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Ann Surg Oncol. 2012 Dec;19(13):4186-92. doi: 10.1245/s10434-012-2485-1. Epub 2012 Jul 24.

Abdominoperineal resection for squamous cell anal carcinoma: survival and risk factors for recurrence.

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1
Department of Digestive Surgery, Hôpital Saint-Antoine, AP-HP, Université Pierre et Marie Curie, Paris, France. jeremie.lefevre@sat.aphp.fr

Abstract

BACKGROUND:

Despite the results of combined chemoradiation therapy for anal canal squamous cell carcinoma (SCC), up to 30 % of patients will undergo abdominoperineal resection (APR). The aim of this study was to evaluate oncologic outcomes, survival, and recurrence, following APR for anal canal SCC performed in a single center over a 13-year period.

METHODS:

All patients who underwent APR for anal canal SCC between 1996 and 2009 were retrospectively included. Demographic data, details on treatments, pathological report, and follow-up were noted. Survival curves were plotted using the Kaplan-Meier method and potential prognostic factors were evaluated using Cox proportional hazards models.

RESULTS:

A total of 105 patients (77 women) were included. Indications for APR included tumor persistence (n = 42; 40 %), recurrence (n = 55; 52.4 %), or a contraindication to radiotherapy (n = 8; 7.6 %). Median follow-up was 33.3 months (range, 1.5-174.3 months). Overall survival and disease-free survival were, respectively, 61 and 48 % at 5 years. In multivariate analysis, tumor stage (T3 or T4), positive margin on pathologic examination and existence of distant metastases at the time of the surgery were associated with a poor prognosis. The indication for APR (persistent vs recurrent disease), gender, concurrent HIV infection, or performance of a VRAM flap did not influence OS or DFS. Overall recurrence rate was 42.6 % (n = 43 of 101). The type of recurrence did not exert a significant effect on survival (p = .4571).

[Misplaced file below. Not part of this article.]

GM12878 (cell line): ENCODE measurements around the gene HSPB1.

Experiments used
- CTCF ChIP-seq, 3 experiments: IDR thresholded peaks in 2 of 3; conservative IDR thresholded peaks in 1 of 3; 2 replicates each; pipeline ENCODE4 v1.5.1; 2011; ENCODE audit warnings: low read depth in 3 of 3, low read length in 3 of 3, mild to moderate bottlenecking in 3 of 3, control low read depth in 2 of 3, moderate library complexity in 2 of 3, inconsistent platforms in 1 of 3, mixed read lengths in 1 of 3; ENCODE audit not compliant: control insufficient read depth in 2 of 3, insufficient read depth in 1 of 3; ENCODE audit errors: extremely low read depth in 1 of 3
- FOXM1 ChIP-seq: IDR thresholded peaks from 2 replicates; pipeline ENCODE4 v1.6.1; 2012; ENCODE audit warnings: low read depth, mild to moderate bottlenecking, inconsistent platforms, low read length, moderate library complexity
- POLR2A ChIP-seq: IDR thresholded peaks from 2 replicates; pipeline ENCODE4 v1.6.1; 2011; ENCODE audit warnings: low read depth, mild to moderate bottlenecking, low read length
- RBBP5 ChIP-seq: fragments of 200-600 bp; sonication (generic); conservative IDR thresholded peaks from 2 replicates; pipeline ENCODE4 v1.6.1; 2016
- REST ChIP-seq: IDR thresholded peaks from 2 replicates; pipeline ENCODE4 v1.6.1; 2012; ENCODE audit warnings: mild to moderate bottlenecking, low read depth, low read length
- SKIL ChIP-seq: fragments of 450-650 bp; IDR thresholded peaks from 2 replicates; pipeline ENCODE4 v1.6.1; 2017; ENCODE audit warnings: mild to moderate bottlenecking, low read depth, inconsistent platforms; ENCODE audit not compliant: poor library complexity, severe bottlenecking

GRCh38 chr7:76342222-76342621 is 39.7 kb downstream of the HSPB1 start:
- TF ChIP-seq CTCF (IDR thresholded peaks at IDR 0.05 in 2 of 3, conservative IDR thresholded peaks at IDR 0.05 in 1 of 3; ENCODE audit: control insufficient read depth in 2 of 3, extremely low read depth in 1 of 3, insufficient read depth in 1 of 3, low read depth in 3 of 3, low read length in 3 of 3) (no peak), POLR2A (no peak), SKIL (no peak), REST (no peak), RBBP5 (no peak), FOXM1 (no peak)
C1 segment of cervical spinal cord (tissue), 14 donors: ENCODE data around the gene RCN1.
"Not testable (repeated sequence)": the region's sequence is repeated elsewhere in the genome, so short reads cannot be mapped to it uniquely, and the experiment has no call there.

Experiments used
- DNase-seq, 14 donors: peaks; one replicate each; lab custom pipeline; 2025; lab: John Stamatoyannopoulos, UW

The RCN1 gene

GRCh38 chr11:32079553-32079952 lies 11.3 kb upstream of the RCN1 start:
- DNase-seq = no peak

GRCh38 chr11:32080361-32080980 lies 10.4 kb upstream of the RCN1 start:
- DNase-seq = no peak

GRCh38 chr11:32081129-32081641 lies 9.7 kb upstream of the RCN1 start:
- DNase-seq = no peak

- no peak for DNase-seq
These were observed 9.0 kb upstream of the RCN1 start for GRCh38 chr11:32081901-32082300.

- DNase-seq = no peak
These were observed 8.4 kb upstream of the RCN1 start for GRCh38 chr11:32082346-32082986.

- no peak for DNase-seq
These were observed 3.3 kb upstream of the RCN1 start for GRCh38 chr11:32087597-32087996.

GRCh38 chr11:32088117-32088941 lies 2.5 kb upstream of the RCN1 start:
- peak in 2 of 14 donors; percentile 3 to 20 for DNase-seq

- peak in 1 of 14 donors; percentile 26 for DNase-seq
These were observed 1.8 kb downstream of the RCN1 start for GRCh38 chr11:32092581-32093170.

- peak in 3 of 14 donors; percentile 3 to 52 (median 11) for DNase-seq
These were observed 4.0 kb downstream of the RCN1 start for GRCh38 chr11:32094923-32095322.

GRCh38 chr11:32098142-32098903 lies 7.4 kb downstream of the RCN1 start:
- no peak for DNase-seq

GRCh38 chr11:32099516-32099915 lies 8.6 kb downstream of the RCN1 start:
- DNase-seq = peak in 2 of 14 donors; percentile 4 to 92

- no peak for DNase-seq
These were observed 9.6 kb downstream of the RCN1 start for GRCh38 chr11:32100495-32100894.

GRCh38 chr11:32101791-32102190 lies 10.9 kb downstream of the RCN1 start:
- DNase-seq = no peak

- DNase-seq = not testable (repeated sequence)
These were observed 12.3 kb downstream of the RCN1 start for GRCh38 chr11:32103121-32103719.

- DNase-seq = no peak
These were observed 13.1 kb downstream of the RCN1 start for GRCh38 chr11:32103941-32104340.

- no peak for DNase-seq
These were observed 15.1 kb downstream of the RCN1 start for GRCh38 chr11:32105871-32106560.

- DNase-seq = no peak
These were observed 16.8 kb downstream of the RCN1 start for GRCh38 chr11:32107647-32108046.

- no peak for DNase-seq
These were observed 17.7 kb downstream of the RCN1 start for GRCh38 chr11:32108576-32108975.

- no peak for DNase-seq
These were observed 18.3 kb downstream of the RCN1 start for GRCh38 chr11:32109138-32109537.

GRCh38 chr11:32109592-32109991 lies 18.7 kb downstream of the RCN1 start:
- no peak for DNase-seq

CONCLUSION:

This study describes the largest single series of APR for anal carcinoma. Major prognostic factors for survival and recurrence were T status and involved margin. The 5-year overall survival was 60 %.

PMID:
22825769
DOI:
10.1245/s10434-012-2485-1
[Indexed for MEDLINE]
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